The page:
Local estate agent Mullucks Wells has welcomed today’s emergency budget announcement that inheritance tax on properties worth up to £1m is to be scrapped.
The Prime Minister David Cameron had tried to introduce the measure during the last government, but was thwarted by his Liberal Democrat coalition partners. Now, with a Conservative majority behind him, he is free to carry out the promise first made in 2008.
Responding to the announcement, Mullucks Wells Residential Director William Wells said: “This is excellent news. Quite rightly, those who have worked hard and earned well should have a choice over what to do with their money - and it seems rather unfair to penalise people at 40% for having invested in bricks and mortar. Apparently, an incredible 94% will be taken out of this controversial tax altogether.”
Under the current system, individuals start paying the 40 per cent tax on properties worth over £325,000 for an individual or £650,000 for a couple who are married or in a civil partnership. From 2017, these thresholds will rise to £500,000 and £1m respectively. On properties worth more than £2m, the allowance will be gradually tapered away until it is worth nothing to those with homes worth more than £2.35m.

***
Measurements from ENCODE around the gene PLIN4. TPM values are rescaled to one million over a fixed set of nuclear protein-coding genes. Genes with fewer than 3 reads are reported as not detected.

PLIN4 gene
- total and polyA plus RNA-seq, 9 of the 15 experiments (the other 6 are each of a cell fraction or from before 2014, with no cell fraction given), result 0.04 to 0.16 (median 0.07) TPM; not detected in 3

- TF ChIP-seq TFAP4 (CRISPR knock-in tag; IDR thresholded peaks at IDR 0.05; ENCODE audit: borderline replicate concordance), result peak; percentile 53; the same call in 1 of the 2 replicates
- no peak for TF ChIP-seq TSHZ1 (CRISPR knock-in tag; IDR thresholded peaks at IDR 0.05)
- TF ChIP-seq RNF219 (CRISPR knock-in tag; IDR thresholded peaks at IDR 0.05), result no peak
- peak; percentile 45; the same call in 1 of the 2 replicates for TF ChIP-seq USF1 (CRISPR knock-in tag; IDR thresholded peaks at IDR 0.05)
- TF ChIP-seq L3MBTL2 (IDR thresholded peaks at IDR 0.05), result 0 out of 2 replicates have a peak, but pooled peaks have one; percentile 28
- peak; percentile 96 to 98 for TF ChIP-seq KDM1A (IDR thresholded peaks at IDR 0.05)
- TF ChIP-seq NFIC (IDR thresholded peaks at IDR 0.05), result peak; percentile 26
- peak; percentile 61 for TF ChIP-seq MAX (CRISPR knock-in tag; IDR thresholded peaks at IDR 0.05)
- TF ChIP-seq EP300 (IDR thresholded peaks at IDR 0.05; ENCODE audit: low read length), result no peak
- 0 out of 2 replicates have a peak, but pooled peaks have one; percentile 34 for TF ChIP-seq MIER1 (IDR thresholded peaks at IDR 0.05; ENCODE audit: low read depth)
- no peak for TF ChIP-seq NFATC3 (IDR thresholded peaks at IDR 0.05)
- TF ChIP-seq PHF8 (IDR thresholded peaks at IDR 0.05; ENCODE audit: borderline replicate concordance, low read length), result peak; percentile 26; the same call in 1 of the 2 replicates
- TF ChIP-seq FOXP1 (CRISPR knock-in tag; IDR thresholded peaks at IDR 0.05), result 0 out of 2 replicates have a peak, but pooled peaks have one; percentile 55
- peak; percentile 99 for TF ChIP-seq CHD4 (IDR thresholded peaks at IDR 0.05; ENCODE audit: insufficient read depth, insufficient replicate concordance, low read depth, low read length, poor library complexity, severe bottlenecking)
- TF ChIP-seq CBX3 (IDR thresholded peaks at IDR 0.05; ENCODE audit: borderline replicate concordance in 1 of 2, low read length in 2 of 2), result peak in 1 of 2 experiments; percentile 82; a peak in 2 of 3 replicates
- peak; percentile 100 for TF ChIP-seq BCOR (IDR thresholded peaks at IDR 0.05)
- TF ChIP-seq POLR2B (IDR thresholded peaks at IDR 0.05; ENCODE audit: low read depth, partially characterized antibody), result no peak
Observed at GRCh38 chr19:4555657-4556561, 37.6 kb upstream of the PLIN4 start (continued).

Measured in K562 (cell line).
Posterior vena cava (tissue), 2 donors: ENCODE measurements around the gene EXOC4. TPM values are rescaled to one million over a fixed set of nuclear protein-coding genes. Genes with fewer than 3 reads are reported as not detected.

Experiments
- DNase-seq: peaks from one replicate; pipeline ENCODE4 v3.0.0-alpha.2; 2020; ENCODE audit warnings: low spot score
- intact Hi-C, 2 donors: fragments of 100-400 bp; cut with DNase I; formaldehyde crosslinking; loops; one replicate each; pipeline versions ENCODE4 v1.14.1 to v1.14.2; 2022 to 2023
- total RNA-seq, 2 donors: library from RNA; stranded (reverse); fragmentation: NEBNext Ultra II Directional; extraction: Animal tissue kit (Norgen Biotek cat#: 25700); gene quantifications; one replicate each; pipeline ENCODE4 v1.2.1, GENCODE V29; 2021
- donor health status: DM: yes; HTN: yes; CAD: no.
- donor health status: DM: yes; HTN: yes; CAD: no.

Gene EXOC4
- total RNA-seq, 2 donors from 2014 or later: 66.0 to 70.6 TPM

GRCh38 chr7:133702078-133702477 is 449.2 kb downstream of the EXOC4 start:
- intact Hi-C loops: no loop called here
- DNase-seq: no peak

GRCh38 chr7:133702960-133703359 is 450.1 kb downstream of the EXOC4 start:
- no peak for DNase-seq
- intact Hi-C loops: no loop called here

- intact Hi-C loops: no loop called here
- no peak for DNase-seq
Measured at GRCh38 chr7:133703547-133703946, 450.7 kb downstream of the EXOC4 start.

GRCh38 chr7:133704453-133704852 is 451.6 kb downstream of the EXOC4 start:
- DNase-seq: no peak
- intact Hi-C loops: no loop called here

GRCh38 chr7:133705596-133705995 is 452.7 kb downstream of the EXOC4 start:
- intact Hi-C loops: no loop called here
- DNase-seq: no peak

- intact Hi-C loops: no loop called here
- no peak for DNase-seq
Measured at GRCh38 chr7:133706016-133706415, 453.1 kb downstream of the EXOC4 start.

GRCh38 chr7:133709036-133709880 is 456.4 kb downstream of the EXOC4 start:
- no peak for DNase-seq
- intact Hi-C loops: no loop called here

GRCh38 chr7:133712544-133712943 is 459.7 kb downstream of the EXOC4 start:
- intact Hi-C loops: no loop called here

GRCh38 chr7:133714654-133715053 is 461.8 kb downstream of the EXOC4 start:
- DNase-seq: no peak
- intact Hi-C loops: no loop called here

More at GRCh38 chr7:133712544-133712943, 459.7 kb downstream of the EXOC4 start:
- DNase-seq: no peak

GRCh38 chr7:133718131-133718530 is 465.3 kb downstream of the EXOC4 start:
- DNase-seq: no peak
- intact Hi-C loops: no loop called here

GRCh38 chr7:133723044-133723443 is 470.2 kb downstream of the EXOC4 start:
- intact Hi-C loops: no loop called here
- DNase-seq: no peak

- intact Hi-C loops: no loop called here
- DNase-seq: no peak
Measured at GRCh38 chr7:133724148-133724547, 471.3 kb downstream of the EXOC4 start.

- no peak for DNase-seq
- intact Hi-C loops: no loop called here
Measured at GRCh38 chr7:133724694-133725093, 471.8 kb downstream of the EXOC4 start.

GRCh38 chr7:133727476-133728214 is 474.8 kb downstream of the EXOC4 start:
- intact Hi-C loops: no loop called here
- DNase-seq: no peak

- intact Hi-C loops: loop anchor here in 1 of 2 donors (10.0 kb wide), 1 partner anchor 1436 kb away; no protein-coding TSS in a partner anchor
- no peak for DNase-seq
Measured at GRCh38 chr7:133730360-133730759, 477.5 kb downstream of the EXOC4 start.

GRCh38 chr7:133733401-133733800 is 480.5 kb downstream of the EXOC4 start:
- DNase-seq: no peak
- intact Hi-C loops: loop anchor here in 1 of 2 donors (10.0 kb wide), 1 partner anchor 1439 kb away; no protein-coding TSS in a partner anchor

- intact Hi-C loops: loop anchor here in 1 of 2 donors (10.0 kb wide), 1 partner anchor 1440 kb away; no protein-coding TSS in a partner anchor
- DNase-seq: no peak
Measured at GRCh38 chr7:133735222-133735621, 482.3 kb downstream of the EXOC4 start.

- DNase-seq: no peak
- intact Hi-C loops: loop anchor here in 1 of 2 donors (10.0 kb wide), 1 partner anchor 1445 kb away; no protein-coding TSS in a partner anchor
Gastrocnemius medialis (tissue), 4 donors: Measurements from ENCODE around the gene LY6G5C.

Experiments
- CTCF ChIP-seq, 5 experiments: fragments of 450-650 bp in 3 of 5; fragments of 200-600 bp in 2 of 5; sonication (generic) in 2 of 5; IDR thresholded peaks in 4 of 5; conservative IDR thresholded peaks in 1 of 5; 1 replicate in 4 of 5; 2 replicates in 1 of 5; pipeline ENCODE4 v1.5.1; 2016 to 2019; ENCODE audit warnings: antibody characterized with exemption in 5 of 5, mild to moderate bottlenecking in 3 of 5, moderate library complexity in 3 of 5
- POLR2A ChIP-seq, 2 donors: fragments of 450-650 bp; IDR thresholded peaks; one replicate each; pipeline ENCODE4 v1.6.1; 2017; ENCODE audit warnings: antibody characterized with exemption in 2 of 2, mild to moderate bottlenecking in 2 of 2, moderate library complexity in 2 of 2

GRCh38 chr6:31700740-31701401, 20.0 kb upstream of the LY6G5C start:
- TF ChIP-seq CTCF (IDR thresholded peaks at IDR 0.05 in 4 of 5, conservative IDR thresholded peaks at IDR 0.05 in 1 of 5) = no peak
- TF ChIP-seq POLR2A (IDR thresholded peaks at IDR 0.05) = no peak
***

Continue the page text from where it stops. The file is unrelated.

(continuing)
There had been concerns that that such changes would act as a disincentive for elderly people in expensive homes to downsize. But the Chancellor has prevented that problem by allowing people who have owned valuable homes to defer their allowance until death, even if they moved out of the property concerned decades earlier.
William Wells added: “The existing allowance was simply inadequate here in the South East, where house prices have increased substantially. Properties in Essex and Hertfordshire often cost more than the threshold at which the 40 per cent tax charge is triggered.
“The inheritance tax threshold was only supposed to affect the very wealthy, so perhaps £1m is not an unreasonable level to set it, as it probably represents a figure for which you could buy a good family house in Bishop’s Stortford.
“The only surprise is that having waited for seven years, the change is not being brought into effect immediately. But on balance, most people will see a wait of 21 months as a positive result.”